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Ways to Fix a Catalytic Converter

by Dan Eash

Most motorists view catalytic converters as a mixed blessing. They improve air quality by reducing tailpipe emissions, but they also add back-pressure that handicaps performance. This was the case with early pellet-based catalytic converters, but according to tests in "Import Tuner" magazine's October 2006 issue, the monolith "brick" ones we use today have a minimal effect on the engine. Since replacing a bad catalytic converter can cost thousands, here are some ways to buy time.

Clean it

If your converter has a carbon buildup or mild oil fouling, try cleaning it before replacing it. Catalytic converter cleaner/deodorizers are available for $13 to $25, and you can add them to your gas. As you drive, the cleaner removes deposits from the converter and the rest of the engine. If this doesn't solve the problem, your converter might be clogged with sulfur from your fuel and phosphorous from your oil. Scientists at Madrid's Institute of Catalysis and Petrochemistry have discovered that diluted citric acid can remove these deposits without affecting your converter's platinum. Just soak the catalytic converter in a citric acid solution for six hours; and if it doesn't have other problems, it'll be as good as new.

Stop the Rattles

When a catalytic converter begins to fail, its monolith substrate filling cracks, and the pieces rattle. Since the substrate absorbs the toxic exhaust gases, the longer you keep it from coming apart the better. The best way to do this is by using a mechanic's stethoscope to find out where the loose pieces are. Drill a small hole at each location and put a large drywall screw in it. The screws will hold the loose pieces in place and delay the inevitable replacement of your converter. It's also possible for your catalytic converter's heat shield to start rattling. You can fix the problem by screwing hose clamps together to make a giant hose clamp that fits around the heat shield. Just crank it down until it's tight enough to keep the shield from moving.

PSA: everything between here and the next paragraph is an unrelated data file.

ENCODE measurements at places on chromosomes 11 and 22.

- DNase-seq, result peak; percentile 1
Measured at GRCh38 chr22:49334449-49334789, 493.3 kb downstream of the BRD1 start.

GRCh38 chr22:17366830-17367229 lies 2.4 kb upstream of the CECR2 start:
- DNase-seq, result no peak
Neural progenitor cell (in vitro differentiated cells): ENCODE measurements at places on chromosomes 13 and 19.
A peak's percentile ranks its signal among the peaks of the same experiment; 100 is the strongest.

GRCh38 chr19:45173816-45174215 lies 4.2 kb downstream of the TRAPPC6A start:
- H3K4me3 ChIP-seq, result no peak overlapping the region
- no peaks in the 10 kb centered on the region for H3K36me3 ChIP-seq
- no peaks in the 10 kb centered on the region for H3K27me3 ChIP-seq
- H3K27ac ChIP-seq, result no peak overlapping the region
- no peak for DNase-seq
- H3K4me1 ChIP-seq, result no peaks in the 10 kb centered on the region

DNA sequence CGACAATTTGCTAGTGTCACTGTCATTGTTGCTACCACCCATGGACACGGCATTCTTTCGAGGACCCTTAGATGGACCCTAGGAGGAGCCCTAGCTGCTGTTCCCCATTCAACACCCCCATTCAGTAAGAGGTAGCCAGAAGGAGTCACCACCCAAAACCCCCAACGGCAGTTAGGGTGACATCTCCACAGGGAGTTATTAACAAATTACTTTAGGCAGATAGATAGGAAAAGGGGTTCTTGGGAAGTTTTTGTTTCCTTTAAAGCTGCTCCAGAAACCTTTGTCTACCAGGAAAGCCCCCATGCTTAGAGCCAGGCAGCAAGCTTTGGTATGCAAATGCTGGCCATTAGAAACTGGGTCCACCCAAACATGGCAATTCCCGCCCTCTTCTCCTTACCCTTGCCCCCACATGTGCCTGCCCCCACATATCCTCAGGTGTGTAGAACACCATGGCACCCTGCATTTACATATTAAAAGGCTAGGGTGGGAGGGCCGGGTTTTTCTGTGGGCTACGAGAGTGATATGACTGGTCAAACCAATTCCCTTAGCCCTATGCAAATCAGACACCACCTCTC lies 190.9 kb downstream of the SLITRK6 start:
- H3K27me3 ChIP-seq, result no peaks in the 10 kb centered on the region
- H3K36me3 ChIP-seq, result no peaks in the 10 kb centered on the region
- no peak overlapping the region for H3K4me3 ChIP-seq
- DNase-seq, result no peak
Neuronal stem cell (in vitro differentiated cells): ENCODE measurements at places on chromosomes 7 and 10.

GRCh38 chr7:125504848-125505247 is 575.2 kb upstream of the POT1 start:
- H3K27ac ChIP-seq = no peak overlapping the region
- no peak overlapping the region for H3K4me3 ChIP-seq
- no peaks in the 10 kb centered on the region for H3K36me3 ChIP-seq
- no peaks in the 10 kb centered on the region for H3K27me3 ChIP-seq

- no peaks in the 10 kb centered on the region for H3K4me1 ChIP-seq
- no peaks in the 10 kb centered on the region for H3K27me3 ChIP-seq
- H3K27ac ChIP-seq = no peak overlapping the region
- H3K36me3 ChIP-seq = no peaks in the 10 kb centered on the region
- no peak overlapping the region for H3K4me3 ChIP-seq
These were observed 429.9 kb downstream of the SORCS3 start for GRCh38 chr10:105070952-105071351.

Gut it

When all else fails, you have one more option before replacing the catalytic converter. You should only choose this option when the monolith substrate filling of your converter is too cracked to repair or too fouled to clean out. At this stage you can only unclog the converter by removing its substrate filling. Gutting the converter's contents will relieve the back-pressure in the exhaust and make your car drivable until you get a new converter. Start by unbolting the intermediate pipe from the back of the converter to expose its interior. Insert a big crowbar into the converter and start banging it around. Hit the crowbar with a hammer from time to time to speed up the process. You can check your progress with a flashlight and use a shop vac to suck out substrate pieces. You can also idle the car a few times to blow out stubborn chunks. After a final pass with the shop vac, you can reconnect the intermediate pipe and get back on the road. Always use a mask and creeper for this job to avoid contact with the substrate.

About the Author

Dan Eash began writing professionally in 1989, with articles in LaHabra's "Daily Star Progress" and the "Fullerton College Magazine." Since then, he's created scripts for doctor and dentist offices and published manuals, help files and a training video. His freelance efforts also include a book. Eash has a Fullerton College Associate of Arts in music/recording production and a Nova Institute multimedia production certificate.

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